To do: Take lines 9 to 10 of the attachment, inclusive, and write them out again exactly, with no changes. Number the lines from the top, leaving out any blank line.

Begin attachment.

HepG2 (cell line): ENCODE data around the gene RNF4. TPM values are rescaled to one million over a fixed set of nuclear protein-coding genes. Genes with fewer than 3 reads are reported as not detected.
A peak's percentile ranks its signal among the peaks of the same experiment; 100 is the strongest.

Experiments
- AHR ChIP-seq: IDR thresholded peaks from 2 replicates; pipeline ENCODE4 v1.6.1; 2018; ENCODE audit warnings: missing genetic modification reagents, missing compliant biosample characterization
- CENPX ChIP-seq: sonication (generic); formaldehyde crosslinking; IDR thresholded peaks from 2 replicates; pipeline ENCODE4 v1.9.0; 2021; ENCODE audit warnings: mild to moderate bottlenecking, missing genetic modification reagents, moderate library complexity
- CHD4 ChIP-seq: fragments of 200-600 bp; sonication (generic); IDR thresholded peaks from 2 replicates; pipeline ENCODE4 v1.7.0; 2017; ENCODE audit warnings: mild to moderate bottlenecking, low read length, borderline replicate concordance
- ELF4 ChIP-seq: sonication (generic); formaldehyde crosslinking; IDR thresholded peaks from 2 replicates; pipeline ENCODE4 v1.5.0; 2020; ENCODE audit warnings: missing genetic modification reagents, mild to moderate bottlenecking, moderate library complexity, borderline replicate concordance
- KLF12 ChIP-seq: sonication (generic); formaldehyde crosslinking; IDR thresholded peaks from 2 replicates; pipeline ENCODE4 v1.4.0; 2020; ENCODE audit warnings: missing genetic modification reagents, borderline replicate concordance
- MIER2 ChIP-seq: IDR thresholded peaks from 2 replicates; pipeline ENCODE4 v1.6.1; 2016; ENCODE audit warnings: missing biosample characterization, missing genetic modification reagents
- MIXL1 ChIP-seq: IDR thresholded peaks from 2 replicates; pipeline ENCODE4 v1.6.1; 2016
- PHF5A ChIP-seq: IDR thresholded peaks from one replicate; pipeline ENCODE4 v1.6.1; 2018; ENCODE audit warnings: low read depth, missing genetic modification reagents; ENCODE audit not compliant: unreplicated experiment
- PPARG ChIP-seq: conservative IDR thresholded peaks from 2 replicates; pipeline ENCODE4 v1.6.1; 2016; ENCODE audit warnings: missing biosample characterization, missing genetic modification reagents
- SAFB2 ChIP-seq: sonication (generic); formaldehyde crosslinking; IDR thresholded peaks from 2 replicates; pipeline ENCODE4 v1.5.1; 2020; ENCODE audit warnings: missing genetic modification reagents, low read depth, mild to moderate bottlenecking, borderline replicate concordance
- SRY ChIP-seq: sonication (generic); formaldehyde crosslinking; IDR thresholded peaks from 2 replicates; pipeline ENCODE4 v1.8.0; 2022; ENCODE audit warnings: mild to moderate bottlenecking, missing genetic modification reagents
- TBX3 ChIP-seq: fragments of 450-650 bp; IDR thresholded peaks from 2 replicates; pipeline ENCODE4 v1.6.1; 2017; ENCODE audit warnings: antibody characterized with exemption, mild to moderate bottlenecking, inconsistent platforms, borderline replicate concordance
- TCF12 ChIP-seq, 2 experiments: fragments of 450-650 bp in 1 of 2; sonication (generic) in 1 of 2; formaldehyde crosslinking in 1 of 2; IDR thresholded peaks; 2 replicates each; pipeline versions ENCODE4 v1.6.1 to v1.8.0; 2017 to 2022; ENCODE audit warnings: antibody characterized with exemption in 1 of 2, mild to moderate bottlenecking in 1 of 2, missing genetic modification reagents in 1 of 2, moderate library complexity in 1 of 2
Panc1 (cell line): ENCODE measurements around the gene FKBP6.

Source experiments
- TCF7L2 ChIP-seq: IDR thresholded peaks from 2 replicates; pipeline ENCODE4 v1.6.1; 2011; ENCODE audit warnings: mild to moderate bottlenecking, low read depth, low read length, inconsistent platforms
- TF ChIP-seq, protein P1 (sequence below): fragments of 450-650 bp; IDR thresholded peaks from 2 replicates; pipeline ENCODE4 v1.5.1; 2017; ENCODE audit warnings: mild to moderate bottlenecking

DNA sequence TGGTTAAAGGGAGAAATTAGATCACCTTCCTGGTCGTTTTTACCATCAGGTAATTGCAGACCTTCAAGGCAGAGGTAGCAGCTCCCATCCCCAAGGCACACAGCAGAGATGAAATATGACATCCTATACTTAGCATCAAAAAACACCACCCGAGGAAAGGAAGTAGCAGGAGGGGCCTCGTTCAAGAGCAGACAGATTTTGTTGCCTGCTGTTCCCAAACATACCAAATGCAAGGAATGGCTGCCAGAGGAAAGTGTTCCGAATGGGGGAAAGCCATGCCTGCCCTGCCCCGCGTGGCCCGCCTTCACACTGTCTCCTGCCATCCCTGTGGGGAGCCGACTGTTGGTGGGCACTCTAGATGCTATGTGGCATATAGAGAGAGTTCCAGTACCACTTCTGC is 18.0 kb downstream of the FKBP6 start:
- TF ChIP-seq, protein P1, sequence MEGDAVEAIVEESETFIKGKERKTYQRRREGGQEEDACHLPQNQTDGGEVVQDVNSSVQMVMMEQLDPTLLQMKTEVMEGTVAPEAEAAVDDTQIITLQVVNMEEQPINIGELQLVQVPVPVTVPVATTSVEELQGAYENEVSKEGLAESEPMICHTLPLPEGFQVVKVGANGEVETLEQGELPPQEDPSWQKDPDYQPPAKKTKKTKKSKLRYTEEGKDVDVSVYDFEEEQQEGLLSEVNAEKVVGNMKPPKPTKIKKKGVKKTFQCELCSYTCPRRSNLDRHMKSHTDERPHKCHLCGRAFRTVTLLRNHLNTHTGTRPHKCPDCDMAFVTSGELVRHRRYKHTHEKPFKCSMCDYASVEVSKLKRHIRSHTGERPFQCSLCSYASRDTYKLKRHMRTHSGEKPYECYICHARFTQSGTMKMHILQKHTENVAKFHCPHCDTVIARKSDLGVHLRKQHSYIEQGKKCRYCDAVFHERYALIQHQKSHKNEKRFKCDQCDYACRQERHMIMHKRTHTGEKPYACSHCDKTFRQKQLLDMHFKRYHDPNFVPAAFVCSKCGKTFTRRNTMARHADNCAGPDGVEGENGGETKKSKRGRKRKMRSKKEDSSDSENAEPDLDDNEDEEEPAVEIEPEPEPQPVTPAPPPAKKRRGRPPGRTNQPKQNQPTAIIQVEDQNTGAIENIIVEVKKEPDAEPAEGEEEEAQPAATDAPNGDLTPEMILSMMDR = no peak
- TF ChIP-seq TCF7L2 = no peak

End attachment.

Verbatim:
- MIER2 ChIP-seq: IDR thresholded peaks from 2 replicates; pipeline ENCODE4 v1.6.1; 2016; ENCODE audit warnings: missing biosample characterization, missing genetic modification reagents
- MIXL1 ChIP-seq: IDR thresholded peaks from 2 replicates; pipeline ENCODE4 v1.6.1; 2016